The measures we had to take to stop Bree from licking her wound.
Bree never ceases to amaze me…
Touch wood! I’ve been incredibly lucky when it comes to Bree’s health. Aside from eating odd things and throwing them up where she’s not supposed to, she’s got away with things, despite being an active working dog. Two years after having her, we were walking through some bushland not far from home. As usual, Bree went everywhere, sniffing every plant, bush, flower, odd garbage. You name it, she would have to inspect it with her nose.
When we returned home, we noticed she was sitting on her bed in the loungeroom, chewing at her front left foot, above her paw. We couldn’t see anything but obviously, something was irritating her. We cleaned it up and decided to watch her, hoping it would get better. By that evening, it did not. Her leg was soaking wet where she had licked it, and she was walking funny on that front paw.
The next morning, I woke her up, and a small patch of her leg was completely missing any hair. During the night, she had chewed all the hair around a spot the size of a fifty-cent piece. When this was discovered, the only thing we could do was to take her to the vet. What they discovered was a small grass seed had lodged itself in the skin. They removed it easily, but there was another problem. Dogs will clean just about anything. Bree couldn’t resist licking her leg where they had removed the seed, even though the leg was bandaged. The vet suggested Bree wear a cone for a few weeks. This would prevent her from getting at the sore.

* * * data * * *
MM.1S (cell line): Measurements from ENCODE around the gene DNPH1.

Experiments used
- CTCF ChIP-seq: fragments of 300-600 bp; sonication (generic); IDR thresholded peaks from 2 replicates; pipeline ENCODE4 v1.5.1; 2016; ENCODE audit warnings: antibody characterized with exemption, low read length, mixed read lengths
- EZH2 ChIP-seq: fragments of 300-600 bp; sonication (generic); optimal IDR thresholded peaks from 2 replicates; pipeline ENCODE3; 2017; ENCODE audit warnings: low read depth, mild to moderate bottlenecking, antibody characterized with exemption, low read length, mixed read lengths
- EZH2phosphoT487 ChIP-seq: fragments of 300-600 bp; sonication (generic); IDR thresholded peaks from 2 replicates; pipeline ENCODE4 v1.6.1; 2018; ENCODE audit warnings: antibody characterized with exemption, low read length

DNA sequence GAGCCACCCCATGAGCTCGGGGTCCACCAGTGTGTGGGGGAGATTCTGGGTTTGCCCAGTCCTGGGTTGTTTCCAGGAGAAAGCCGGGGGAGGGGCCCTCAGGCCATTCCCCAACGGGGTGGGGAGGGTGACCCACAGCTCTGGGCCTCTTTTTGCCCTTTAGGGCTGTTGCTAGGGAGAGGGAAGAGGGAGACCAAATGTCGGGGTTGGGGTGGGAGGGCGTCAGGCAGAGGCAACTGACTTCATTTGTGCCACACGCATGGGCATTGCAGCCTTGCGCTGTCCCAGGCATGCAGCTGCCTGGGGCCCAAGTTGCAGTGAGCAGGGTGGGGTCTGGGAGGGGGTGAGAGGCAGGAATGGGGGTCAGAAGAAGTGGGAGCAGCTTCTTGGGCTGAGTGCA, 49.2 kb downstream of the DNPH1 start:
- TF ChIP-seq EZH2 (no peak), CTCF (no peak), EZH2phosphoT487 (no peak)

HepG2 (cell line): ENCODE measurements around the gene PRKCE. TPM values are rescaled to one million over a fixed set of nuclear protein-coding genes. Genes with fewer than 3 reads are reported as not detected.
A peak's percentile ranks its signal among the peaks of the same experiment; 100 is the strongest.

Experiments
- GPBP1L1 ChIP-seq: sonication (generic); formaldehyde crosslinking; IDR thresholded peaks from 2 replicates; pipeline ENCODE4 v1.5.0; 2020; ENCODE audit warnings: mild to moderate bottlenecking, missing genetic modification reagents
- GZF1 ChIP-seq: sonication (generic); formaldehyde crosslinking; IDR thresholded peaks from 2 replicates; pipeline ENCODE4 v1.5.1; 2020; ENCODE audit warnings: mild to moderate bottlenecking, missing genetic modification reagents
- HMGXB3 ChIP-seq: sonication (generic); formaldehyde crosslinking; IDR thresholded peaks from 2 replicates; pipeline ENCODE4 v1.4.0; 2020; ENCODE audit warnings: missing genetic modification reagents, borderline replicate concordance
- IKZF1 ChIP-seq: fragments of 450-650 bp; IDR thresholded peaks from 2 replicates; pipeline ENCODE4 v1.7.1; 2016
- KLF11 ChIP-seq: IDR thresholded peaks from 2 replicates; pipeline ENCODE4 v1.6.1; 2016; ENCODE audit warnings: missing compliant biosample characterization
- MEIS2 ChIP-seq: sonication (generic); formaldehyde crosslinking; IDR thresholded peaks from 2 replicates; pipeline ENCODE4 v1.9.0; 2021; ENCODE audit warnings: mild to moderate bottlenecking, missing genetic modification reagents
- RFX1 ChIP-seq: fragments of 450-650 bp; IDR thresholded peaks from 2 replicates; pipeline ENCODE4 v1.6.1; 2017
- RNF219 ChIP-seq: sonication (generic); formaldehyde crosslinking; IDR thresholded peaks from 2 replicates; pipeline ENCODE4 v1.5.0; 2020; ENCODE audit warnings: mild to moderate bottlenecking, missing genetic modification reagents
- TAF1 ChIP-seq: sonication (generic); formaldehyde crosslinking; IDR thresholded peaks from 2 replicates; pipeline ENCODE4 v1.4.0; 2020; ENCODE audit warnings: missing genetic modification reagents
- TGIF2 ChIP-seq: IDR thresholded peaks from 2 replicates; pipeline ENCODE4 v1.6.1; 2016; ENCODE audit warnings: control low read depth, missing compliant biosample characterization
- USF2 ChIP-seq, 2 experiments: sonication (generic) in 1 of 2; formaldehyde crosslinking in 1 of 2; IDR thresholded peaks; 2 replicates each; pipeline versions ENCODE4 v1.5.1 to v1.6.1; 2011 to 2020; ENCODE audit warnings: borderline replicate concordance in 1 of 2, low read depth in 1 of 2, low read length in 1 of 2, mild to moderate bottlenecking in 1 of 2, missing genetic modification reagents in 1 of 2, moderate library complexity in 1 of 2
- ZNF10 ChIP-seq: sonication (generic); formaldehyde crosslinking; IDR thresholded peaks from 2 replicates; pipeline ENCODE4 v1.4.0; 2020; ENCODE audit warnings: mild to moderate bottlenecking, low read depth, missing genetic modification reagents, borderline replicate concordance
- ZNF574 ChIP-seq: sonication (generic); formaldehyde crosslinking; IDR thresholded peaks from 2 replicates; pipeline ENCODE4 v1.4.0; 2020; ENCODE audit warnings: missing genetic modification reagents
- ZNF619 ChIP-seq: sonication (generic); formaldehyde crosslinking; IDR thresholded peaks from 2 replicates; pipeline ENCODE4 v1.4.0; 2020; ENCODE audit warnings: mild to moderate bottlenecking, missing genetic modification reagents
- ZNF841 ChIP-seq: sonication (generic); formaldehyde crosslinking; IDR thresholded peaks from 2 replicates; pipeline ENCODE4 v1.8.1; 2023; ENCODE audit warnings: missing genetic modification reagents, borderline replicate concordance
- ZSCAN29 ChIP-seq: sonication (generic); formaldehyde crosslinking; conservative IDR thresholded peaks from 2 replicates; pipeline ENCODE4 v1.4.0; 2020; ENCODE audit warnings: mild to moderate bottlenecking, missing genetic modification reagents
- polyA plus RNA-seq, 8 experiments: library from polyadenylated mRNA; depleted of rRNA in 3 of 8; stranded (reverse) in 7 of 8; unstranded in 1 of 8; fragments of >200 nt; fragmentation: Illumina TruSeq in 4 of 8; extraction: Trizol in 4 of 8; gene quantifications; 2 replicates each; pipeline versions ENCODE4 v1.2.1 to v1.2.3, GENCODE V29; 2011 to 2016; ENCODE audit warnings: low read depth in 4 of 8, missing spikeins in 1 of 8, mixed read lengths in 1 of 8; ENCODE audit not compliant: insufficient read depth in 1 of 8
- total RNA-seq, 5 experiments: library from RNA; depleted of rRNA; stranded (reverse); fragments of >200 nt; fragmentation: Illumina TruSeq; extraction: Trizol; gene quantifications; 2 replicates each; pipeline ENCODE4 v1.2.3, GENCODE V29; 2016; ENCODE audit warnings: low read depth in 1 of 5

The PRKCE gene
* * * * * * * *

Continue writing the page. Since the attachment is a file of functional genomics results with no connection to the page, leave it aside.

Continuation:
Bree is an expressive dog. Her face and her body language tells you when she’s happy or sad. The expression I registered after putting on the cone (and you can see from the photo above) was absolute humiliation. The tail went between her legs and the head was drooped down. She was not happy. What also made it difficult for her was not being able to eat normally. I did remove the cone when she had her morning and evening meals, but she couldn’t forage for food. This was especially useful because she knows she’s not supposed to do this.
What made it more humiliating for her was, I still had to go to work, and I couldn’t leave her home alone. Reluctantly, and perhaps embarrassingly, she went along with me to work with the cone for two weeks.
I have never seen a happier dog, when after two weeks, the leg was healed, and I was able to take the cone off her head permanently.
So, what did I learn?
Dogs do have a sense of pride, and Bree was embarrassed bumping into other dogs while she wore the cone.